Hundreds of studies have confirmed that long-term exposure to air pollution can be linked to asthma, lung diseases, heart attacks and even cancer. When people breathe in air pollutants, the microscopic particles travel down the throat to the lungs, penetrating deep into our respiratory and circulatory systems. Over time, the constant irritation results in serious medical conditions, especially to those who already have compromised immune systems.

While many may think only those who live in the more heavily polluted cities and countries are at risk, air pollution can often travel great distances to smaller rural areas and knows no socio-economic boundaries.

“Ground-level ozone and airborne particles are the two criteria pollutants that pose the greatest threat to human health in this country,” confirms a spokesperson from the Environmental Protection Agency (EPA).

Though nationally the EPA reports that concentrations of air pollutants have dropped significantly since 1990, health concerns are still on the rise. In fact, researchers are still learning how air pollution affects humans over time.

A recent study in China found that breathing unsafe air for too long can create an effect that’s equal to losing a year’s worth of intelligence. According to the research, those who are consistently exposed to polluted air can experience a large drop in language and math scores.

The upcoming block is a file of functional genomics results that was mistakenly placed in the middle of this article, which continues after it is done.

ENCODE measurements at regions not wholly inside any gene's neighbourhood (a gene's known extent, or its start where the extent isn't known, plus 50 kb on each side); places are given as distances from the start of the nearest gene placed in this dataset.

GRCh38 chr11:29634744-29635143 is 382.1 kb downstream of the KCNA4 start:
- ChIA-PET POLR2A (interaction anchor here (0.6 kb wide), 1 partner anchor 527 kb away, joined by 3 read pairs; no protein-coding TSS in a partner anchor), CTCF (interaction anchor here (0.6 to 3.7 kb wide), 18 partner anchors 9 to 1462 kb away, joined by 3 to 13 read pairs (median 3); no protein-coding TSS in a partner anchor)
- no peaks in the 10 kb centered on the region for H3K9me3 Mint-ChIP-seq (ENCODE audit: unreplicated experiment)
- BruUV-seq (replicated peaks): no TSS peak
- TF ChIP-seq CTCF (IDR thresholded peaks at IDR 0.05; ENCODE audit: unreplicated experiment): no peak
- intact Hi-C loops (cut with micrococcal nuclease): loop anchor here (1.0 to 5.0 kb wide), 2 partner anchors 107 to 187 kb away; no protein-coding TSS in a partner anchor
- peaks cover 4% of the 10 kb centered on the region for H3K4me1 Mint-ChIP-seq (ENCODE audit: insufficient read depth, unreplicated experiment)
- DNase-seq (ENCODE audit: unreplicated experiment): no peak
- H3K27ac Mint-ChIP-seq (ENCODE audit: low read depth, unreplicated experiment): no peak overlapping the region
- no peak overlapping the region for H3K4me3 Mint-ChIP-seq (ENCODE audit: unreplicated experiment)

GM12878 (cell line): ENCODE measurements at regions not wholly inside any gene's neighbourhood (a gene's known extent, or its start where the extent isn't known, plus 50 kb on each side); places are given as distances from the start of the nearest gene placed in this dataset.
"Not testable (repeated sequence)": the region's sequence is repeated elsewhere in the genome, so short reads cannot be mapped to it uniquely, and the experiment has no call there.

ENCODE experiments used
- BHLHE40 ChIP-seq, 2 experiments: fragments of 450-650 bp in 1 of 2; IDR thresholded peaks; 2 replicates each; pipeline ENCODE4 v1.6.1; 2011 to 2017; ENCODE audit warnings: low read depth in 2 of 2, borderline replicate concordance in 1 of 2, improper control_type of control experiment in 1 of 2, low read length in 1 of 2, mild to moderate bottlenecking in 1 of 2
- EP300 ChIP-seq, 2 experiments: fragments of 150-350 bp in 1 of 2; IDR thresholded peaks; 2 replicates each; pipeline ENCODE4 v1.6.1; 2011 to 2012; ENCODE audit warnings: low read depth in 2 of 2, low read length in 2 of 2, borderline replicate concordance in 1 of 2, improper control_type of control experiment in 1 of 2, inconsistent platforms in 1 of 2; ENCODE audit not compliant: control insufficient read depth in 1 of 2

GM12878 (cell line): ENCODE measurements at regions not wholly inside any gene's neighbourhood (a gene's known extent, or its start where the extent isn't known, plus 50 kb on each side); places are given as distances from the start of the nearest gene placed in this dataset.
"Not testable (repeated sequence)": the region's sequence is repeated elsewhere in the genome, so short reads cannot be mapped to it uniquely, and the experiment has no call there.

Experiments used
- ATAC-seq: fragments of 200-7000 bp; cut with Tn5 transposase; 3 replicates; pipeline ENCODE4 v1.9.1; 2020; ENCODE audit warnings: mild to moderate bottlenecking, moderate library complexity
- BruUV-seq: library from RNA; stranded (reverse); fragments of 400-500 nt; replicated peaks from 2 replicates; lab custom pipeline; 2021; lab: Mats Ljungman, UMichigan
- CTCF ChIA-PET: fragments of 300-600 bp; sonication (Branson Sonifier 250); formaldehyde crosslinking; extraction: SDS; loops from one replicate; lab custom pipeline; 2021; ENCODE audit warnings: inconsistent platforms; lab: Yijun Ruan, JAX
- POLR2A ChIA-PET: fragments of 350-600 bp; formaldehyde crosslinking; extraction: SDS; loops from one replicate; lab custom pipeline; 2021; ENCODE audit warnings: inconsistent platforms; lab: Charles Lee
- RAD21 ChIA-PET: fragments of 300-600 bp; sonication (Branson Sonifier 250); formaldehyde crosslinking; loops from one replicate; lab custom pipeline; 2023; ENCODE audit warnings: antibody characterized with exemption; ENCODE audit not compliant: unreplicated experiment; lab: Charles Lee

Similarly, a study out of the United Kingdom suggests that air pollution can potentially raise dementia risks by 40 percent. In 2017, a similar study in Canada found that those living closer to highways or major roads had a 4 percent increased risk of developing dementia.

How to Protect Yourself

While government agencies work to reduce and control the amount of toxic air pollutants we breathe, the EPA suggests these ways you can protect yourself and limit your exposure.

  • Check your local air quality reports. The EPA’s Air Quality Index (Airnow.gov) tool will alert the public quickly when air quality is likely to reach unhealthy levels.
  • During higher-pollution periods, exercise and work outdoors early in the morning, when pollution levels are usually lower.
  • High-traffic areas are more polluted; avoid them when on foot or bicycling.
  • Don’t burn trash or wood outside or leave your car idling. On high-pollution days, don’t run fuel-burning power equipment.
  • Don’t assume face masks are going to solve the problem. N-95 masks may provide some benefit, but most commercially available air masks are not designed to protect against all forms of air pollution, like smog.

About the author

Amy McCluskey

Amy McCluskey is a freelance writer based in Williamsburg, Va. Despite her liberal arts degree, she found her way into a communications and public relations role at NASA Langley and has worked for the space agency for the past 9 years. In a former life, Amy worked for daily newspapers and magazines as an editor, page designer and journalist. When she's not working, Amy plays volleyball, performs with local theater groups, watches movies and reads.